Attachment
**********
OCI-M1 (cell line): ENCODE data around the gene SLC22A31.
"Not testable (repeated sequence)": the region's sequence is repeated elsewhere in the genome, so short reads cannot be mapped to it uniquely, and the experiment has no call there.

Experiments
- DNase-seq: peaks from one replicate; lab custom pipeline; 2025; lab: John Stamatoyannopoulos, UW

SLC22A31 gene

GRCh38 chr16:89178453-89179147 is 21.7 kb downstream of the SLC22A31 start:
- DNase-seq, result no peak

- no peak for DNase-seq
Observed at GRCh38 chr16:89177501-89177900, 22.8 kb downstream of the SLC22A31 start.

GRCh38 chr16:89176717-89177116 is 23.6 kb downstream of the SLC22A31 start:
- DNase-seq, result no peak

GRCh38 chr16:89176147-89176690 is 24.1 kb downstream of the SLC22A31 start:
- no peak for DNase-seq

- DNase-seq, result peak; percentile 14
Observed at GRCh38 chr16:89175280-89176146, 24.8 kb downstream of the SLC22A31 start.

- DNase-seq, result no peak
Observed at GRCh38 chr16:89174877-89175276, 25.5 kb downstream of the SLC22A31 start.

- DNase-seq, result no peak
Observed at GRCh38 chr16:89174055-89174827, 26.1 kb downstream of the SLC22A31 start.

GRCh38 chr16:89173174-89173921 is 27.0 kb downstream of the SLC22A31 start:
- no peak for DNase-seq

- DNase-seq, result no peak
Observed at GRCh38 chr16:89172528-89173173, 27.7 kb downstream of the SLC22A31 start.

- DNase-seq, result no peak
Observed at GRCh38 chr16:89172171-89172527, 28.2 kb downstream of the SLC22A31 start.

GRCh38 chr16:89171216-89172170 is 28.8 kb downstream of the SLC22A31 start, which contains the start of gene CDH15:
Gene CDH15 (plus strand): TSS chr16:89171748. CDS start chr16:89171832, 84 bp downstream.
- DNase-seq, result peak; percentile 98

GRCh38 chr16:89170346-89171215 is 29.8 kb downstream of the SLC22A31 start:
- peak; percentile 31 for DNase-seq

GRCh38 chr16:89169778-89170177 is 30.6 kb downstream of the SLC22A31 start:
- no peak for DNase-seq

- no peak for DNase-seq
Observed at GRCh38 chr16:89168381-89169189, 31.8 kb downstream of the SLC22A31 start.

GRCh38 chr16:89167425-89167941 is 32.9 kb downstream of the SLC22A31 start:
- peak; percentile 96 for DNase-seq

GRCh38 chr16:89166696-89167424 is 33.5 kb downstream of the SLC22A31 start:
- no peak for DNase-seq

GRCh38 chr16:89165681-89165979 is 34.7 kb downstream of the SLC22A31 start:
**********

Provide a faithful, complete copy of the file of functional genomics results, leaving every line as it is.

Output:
OCI-M1 (cell line): ENCODE data around the gene SLC22A31.
"Not testable (repeated sequence)": the region's sequence is repeated elsewhere in the genome, so short reads cannot be mapped to it uniquely, and the experiment has no call there.

Experiments
- DNase-seq: peaks from one replicate; lab custom pipeline; 2025; lab: John Stamatoyannopoulos, UW

SLC22A31 gene

GRCh38 chr16:89178453-89179147 is 21.7 kb downstream of the SLC22A31 start:
- DNase-seq, result no peak

- no peak for DNase-seq
Observed at GRCh38 chr16:89177501-89177900, 22.8 kb downstream of the SLC22A31 start.

GRCh38 chr16:89176717-89177116 is 23.6 kb downstream of the SLC22A31 start:
- DNase-seq, result no peak

GRCh38 chr16:89176147-89176690 is 24.1 kb downstream of the SLC22A31 start:
- no peak for DNase-seq

- DNase-seq, result peak; percentile 14
Observed at GRCh38 chr16:89175280-89176146, 24.8 kb downstream of the SLC22A31 start.

- DNase-seq, result no peak
Observed at GRCh38 chr16:89174877-89175276, 25.5 kb downstream of the SLC22A31 start.

- DNase-seq, result no peak
Observed at GRCh38 chr16:89174055-89174827, 26.1 kb downstream of the SLC22A31 start.

GRCh38 chr16:89173174-89173921 is 27.0 kb downstream of the SLC22A31 start:
- no peak for DNase-seq

- DNase-seq, result no peak
Observed at GRCh38 chr16:89172528-89173173, 27.7 kb downstream of the SLC22A31 start.

- DNase-seq, result no peak
Observed at GRCh38 chr16:89172171-89172527, 28.2 kb downstream of the SLC22A31 start.

GRCh38 chr16:89171216-89172170 is 28.8 kb downstream of the SLC22A31 start, which contains the start of gene CDH15:
Gene CDH15 (plus strand): TSS chr16:89171748. CDS start chr16:89171832, 84 bp downstream.
- DNase-seq, result peak; percentile 98

GRCh38 chr16:89170346-89171215 is 29.8 kb downstream of the SLC22A31 start:
- peak; percentile 31 for DNase-seq

GRCh38 chr16:89169778-89170177 is 30.6 kb downstream of the SLC22A31 start:
- no peak for DNase-seq

- no peak for DNase-seq
Observed at GRCh38 chr16:89168381-89169189, 31.8 kb downstream of the SLC22A31 start.

GRCh38 chr16:89167425-89167941 is 32.9 kb downstream of the SLC22A31 start:
- peak; percentile 96 for DNase-seq

GRCh38 chr16:89166696-89167424 is 33.5 kb downstream of the SLC22A31 start:
- no peak for DNase-seq

GRCh38 chr16:89165681-89165979 is 34.7 kb downstream of the SLC22A31 start: